The test results showed that increased particulate matter in the air resulted in a shorter attention span and an inability to recall. 

4. Decline in Thinking Capabilities in Aged People

Breathing high levels of polluted air is bad for your brain and increases the likelihood of dementia. Researchers conducted a study to show the link between air pollution and cognitive decline in older men. According to the study, older men who lived in areas with high air pollution had poor scores on math and verbal tests. Moreover, the study concluded that air pollution might increase the chances of Alzheimer's disease as people age.  

Another study showed that elderly women who live in areas with air improvements each year had better memory and brain functions than those who stay in regions with stable air conditions. 


4 Ways to Improve Your Indoor Air Quality

So, you now know that there’s a reason to care about the air you’re breathing in your home or office. Taking measures to improve the air quality can improve your brain functions and those of your loved ones. Here are a few simple tips.

1. Clean Your House Frequently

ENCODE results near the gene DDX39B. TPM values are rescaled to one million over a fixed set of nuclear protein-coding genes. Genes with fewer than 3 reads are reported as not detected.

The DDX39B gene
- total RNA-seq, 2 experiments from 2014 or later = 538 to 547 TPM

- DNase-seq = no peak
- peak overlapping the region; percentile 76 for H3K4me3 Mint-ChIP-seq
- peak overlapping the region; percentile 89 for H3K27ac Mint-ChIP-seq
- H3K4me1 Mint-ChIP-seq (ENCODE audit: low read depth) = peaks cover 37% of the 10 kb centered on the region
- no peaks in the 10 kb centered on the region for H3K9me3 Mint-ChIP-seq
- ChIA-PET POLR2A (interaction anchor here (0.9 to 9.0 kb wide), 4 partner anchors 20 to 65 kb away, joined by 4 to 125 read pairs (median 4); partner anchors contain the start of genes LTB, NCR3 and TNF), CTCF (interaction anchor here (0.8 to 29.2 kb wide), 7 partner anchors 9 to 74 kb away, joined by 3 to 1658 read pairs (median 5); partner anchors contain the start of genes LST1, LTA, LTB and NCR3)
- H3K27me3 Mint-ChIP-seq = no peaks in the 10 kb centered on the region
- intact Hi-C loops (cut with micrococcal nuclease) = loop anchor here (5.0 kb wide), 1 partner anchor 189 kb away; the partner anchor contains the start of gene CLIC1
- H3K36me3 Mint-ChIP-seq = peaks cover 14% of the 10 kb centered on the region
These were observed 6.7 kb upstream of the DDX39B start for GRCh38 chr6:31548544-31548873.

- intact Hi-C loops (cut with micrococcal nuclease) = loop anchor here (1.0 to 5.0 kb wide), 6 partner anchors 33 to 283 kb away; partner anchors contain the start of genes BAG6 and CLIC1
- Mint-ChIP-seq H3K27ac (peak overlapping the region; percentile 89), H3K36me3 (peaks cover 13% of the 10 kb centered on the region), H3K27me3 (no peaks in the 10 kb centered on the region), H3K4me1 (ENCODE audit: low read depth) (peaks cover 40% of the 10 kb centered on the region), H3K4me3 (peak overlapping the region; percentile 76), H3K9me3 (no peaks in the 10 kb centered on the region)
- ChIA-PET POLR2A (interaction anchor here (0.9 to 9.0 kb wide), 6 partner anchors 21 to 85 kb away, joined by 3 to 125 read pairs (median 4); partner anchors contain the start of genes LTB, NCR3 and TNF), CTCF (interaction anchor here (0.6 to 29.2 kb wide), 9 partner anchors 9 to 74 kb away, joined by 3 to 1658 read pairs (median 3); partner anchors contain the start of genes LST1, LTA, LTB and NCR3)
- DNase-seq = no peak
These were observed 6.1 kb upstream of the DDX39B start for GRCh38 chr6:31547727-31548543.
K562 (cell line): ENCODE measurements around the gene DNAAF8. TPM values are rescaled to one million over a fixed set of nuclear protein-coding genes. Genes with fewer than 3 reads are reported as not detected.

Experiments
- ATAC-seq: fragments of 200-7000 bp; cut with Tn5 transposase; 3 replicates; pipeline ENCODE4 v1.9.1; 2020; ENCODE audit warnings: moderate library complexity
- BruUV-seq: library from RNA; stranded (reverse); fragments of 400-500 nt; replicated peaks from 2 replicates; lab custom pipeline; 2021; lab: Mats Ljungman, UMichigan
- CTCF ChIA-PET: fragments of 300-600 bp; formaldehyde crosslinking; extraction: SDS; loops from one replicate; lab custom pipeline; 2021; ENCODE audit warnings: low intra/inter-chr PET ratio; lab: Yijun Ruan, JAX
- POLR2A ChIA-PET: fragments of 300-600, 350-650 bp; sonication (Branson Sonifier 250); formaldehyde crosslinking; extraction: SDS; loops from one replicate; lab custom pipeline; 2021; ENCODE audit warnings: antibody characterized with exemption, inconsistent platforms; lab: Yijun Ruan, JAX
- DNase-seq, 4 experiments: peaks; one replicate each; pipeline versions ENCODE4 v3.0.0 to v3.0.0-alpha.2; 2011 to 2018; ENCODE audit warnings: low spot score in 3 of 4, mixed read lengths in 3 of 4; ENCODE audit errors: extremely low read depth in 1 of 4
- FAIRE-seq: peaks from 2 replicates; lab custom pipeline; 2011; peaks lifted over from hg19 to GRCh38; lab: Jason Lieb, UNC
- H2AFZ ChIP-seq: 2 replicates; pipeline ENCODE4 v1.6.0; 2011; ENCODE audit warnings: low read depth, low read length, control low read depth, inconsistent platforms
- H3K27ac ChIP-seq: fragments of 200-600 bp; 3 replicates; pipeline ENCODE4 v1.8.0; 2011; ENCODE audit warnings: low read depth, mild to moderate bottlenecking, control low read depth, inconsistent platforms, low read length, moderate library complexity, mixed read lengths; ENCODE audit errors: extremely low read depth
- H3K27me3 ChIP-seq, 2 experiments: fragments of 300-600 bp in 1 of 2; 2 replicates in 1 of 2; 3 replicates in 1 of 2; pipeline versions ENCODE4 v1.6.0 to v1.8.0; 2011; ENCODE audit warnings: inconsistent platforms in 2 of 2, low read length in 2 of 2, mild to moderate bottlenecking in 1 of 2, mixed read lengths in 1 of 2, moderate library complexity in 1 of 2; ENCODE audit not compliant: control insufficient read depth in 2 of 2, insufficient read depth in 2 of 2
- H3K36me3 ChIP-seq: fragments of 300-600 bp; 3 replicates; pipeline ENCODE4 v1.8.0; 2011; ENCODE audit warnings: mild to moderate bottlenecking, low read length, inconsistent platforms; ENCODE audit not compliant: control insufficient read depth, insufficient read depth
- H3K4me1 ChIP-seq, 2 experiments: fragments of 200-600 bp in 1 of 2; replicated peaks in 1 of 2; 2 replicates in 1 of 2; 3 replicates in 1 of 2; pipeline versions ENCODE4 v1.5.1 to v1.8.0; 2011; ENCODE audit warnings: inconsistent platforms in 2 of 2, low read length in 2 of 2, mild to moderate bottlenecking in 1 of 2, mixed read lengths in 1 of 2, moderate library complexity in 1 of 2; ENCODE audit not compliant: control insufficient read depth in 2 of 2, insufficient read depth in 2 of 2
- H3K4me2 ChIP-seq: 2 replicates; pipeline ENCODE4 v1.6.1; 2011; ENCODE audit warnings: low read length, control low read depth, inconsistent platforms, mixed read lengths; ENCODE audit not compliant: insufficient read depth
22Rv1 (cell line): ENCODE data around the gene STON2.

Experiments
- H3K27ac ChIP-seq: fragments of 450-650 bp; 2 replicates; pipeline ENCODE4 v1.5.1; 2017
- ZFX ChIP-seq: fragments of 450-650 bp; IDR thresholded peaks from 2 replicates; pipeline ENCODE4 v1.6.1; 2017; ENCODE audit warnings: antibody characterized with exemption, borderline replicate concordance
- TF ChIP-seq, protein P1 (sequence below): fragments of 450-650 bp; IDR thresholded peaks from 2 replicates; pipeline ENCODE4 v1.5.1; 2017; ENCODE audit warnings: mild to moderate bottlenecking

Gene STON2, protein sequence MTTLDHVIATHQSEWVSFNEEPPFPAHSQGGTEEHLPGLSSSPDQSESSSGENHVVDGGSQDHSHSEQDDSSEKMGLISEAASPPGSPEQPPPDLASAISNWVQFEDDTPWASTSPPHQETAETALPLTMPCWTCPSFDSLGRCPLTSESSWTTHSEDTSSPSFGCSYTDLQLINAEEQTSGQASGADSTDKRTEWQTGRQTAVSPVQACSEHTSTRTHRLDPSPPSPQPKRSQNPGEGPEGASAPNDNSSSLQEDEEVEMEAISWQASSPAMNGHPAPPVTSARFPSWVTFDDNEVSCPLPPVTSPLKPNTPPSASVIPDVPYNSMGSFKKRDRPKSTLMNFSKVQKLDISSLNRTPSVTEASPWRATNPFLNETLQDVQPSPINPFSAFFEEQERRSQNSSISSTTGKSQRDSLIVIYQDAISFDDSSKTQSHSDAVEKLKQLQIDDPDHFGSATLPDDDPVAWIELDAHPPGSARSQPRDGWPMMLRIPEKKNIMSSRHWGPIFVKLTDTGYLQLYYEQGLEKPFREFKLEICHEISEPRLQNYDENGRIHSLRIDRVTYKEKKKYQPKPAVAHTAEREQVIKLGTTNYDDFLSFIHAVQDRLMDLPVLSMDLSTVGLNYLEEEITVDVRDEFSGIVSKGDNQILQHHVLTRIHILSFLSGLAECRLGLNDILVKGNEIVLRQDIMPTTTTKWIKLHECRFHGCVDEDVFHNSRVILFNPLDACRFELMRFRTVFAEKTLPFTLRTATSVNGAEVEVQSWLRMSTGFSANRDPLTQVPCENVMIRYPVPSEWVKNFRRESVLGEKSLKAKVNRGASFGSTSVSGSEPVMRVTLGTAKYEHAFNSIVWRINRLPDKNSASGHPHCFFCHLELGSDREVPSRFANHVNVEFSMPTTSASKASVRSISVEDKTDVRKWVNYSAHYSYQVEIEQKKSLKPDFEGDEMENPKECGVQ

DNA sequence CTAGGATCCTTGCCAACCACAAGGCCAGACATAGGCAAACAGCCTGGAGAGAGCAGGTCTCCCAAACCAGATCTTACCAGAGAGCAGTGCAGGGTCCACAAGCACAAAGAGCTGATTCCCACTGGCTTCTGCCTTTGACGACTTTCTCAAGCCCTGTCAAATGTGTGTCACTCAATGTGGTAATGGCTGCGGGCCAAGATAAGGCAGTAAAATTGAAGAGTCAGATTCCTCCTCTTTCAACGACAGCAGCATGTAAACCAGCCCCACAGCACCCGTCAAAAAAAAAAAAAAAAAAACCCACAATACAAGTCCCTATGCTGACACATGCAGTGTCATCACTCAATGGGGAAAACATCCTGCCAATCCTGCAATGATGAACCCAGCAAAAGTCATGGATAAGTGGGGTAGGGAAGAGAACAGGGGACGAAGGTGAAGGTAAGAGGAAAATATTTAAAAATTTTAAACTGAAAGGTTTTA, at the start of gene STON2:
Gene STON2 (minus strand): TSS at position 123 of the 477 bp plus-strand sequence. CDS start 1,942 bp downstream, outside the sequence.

Pollutants can enter your house in many ways. Your pets can carry in pollen, dust, and even feces after a long walk, and air from outside carries pollutants easily trapped by surfaces in your house, like your clothes and bedding. 

Aim to wash your sheets once a week. Wipe down and disinfect surfaces and high-touch areas (like doorknobs) daily. Vacuum once a week, maybe even twice, if you have pets that shed. Regular cleaning goes a long way.

2. Control Humidity 

Mold grows in damp areas in your house. Use a dehumidifier (or a humidifier) to keep consistent humidity levels in your house — somewhere between 30% and 50%. You should also make it a habit to ventilate areas that experience a lot of moisture, like your bathrooms and laundry room.

3. Use an Air Purifier

Using an air purifier is one of the most effective and easy ways of cleaning polluted air in your house. Make sure that your purifier utilizes a medical-grade HEPA 13 filter that can capture all types of pollutants.

The Sans air purifier has a three-stage filtration process and UV-C light to ensure optimal air cleaning. Air first passes through the pre-filter, where large particles (like hair and dust) are trapped. The air will then go through the medical-grade HEPA 13 filter. This type of filter is capable of capturing even the most minute particles — 99.97% of particles down to 0.3 microns and 99.95% down to 0.1 microns. The air will then go through the activated carbon filter, which neutralizes harmful volatile organic compounds and other chemicals in the air. The UV-C light works on everything, ensuring nothing will grow on the filter and come back to pollute the air. Learn more about the Sans air purifier.

While we can’t completely control the air we breathe — especially the air outdoors — we can do something to breathe cleaner air inside. Reducing air pollution has many benefits. Not only will you enjoy good health but you could also improve your cognitive function.